Resilience - The Great Human Trait
Resilience is arguably one of the most important characteristics we can develop as human beings.
There is a reason we are drawn to enigmatic figures who have bounced back from hardships. Think Nelson Mandela, who famously said: “Do not judge me by my success, judge me by how many times I fell down and got back up again.”
According to Sydney-based clinical psychologist Dr Tim Sharp, resilience can be thought of as the end result of several integrated strategies.
“When someone masters these, they’ll still face challenges and adversity, but they’ll be able to work through them more effectively and bounce back more quickly,” Dr Sharp said.
“In fact, real resilience is the ability to ‘bounce forward’; because if we’re really managing well we’ll not just recover but learn and grow and move on to a stronger, better self.”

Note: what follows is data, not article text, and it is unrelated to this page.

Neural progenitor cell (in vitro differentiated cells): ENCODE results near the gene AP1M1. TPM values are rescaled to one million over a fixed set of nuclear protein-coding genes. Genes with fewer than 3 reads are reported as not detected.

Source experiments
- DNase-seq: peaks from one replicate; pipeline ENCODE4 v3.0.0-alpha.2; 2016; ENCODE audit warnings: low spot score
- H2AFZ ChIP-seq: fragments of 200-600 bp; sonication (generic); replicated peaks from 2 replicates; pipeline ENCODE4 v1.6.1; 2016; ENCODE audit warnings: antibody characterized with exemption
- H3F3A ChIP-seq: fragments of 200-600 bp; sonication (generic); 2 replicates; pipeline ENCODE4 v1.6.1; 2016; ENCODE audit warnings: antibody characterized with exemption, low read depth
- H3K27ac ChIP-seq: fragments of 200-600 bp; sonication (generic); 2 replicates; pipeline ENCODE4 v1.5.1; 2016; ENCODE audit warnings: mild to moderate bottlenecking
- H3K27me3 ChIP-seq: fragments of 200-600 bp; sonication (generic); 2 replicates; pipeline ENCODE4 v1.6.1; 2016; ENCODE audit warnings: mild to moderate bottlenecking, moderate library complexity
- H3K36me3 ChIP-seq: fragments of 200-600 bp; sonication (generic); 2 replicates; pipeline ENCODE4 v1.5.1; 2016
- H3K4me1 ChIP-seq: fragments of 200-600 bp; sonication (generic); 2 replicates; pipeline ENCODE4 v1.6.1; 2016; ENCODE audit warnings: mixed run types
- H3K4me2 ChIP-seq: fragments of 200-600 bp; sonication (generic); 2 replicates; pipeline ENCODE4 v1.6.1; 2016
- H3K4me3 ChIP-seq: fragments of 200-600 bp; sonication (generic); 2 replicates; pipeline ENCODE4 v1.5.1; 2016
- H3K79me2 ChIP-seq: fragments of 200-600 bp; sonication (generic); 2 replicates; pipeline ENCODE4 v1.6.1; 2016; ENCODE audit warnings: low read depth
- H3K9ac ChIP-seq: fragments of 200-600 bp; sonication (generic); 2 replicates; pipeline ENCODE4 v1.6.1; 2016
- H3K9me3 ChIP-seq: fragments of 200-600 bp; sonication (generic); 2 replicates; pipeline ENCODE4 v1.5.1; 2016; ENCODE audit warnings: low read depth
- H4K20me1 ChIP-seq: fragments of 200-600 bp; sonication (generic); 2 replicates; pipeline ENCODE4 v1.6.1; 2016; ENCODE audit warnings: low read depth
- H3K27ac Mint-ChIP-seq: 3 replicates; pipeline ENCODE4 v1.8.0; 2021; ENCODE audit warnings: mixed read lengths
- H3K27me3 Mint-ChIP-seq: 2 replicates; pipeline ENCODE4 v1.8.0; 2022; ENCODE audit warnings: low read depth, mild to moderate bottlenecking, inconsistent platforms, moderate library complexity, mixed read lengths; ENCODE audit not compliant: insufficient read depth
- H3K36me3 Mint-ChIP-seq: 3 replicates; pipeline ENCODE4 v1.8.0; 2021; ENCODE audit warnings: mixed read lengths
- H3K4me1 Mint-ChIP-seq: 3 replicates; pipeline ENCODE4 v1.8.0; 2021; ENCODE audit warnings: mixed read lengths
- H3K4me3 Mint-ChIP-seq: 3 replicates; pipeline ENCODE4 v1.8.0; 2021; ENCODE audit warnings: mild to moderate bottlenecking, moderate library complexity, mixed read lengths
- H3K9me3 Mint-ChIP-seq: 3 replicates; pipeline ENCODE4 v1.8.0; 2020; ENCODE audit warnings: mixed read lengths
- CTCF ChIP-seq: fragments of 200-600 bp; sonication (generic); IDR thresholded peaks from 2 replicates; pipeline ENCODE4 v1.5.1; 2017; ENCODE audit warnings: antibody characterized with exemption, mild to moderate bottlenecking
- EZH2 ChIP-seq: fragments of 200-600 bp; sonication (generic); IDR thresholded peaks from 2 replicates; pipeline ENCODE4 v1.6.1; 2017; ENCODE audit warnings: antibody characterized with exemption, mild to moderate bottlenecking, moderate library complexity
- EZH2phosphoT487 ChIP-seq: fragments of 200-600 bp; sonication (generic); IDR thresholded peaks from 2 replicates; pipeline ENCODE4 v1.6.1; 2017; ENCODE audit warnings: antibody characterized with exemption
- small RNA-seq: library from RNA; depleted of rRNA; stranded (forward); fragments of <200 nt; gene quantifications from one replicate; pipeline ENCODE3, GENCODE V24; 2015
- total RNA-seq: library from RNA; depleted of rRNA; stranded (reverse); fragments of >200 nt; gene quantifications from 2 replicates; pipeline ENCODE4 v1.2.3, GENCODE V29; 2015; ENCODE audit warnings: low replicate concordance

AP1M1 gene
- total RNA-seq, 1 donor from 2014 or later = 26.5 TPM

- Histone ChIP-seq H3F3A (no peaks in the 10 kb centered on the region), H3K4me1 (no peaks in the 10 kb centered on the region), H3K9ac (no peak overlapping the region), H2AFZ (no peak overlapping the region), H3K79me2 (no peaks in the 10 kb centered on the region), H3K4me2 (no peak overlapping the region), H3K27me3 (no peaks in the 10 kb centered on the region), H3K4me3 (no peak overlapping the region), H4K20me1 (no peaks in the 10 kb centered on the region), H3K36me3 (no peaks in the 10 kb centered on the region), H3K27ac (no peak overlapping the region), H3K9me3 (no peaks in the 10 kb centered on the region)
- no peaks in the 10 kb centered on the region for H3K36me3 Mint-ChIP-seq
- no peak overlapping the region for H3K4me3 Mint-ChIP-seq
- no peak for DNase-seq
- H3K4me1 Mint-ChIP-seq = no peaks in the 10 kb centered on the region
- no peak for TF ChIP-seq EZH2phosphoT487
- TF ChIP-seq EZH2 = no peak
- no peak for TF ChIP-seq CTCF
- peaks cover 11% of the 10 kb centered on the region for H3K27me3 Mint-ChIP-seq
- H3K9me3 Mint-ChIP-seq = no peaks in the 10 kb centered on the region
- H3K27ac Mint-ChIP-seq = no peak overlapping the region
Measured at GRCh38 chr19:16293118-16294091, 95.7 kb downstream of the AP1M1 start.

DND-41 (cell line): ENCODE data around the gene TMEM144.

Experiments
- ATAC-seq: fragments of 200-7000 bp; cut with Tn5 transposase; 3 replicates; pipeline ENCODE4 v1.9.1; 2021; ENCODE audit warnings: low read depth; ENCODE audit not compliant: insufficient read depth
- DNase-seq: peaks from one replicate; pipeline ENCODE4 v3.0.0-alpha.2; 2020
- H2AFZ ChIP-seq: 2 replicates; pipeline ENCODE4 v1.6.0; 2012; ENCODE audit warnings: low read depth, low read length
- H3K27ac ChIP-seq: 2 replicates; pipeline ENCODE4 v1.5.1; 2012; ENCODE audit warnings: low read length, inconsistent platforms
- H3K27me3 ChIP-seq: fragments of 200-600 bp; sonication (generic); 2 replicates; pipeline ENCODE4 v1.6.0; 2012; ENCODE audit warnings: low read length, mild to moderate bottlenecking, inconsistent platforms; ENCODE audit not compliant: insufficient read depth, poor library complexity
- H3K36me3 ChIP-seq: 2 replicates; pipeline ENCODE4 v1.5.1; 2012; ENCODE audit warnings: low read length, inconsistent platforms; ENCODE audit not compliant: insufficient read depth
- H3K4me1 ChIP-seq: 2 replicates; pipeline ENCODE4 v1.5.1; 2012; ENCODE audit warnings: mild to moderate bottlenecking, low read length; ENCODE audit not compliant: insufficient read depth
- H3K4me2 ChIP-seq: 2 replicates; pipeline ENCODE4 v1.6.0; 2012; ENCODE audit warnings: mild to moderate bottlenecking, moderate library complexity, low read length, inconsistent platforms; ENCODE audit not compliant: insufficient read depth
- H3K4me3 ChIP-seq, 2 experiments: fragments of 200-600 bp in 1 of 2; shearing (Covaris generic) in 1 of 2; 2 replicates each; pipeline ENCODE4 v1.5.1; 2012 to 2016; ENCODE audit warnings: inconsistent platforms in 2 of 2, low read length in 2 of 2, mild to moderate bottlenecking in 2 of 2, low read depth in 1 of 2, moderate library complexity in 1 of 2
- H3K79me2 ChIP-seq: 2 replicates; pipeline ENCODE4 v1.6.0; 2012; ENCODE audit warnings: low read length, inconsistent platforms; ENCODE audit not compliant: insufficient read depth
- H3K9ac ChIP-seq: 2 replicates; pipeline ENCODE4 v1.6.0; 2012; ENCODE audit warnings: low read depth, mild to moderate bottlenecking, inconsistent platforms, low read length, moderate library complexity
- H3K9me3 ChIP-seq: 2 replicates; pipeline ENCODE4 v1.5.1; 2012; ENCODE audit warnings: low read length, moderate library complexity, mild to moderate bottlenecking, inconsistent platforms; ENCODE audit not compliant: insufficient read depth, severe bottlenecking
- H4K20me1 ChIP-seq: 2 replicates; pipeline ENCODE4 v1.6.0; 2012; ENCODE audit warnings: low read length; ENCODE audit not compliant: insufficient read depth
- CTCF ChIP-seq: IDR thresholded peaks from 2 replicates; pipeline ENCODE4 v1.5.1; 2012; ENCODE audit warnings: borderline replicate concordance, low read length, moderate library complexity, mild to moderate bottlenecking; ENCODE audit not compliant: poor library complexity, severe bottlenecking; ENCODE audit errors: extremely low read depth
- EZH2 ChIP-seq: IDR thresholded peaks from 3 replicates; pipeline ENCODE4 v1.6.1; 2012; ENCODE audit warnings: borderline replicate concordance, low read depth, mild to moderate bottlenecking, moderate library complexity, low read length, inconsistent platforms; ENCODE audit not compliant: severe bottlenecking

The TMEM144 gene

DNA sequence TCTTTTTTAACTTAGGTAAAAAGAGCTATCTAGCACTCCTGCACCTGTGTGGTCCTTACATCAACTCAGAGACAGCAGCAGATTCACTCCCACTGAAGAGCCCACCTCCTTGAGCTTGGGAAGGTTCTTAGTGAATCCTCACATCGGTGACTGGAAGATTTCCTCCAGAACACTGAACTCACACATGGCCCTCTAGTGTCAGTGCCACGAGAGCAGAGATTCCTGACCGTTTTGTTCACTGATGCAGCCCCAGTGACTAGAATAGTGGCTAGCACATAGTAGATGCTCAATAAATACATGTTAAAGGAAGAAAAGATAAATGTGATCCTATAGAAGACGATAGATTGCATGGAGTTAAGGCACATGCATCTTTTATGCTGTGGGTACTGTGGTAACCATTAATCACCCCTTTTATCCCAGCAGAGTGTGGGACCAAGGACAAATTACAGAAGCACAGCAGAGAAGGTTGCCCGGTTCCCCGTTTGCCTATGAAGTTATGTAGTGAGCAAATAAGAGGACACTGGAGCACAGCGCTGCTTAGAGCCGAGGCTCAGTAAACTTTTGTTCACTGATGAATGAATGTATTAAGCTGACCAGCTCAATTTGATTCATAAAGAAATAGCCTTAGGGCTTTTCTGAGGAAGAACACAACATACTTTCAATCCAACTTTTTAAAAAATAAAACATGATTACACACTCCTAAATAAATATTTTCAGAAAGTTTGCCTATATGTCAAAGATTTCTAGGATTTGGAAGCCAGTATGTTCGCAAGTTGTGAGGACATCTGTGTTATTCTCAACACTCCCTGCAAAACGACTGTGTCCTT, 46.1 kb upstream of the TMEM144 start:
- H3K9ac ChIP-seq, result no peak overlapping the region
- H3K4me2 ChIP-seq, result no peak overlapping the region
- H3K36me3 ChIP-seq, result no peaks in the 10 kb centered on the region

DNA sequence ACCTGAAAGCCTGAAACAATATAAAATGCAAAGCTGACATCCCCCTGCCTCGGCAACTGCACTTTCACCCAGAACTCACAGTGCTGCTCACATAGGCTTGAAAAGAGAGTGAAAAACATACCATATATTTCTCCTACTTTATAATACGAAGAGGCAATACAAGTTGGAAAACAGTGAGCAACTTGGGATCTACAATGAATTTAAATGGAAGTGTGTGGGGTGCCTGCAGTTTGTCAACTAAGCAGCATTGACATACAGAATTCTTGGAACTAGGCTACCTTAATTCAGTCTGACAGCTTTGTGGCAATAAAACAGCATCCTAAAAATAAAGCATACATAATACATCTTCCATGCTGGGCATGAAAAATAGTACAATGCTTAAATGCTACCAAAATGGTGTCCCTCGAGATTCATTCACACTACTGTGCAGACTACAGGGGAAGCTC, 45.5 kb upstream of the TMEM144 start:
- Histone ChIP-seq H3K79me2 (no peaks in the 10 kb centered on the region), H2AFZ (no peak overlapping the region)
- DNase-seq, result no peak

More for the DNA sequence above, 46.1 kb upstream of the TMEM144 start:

So, what are these strategies? Dr Sharp’s core components of resilience are:
1. Taking care of our physical health and wellbeing: eating well, exercising often, and ensuring adequate sleep and rest.
2. Optimistic thinking: which isn’t the same as positive thinking. It does involve focusing on what’s going well; but it also involves facing up to the cold hard realities, and looking for solutions that will make the situation better.
3. Keeping things in perspective: understanding that MOST problems are not catastrophes and will not last forever.
4. Focusing on what can be controlled and accepting what can’t.
5. Reaching out for help: resilient people know they don’t always have to do it all on their own. Rather, they’re more likely to utilise their social and occupational supports if and when necessary.
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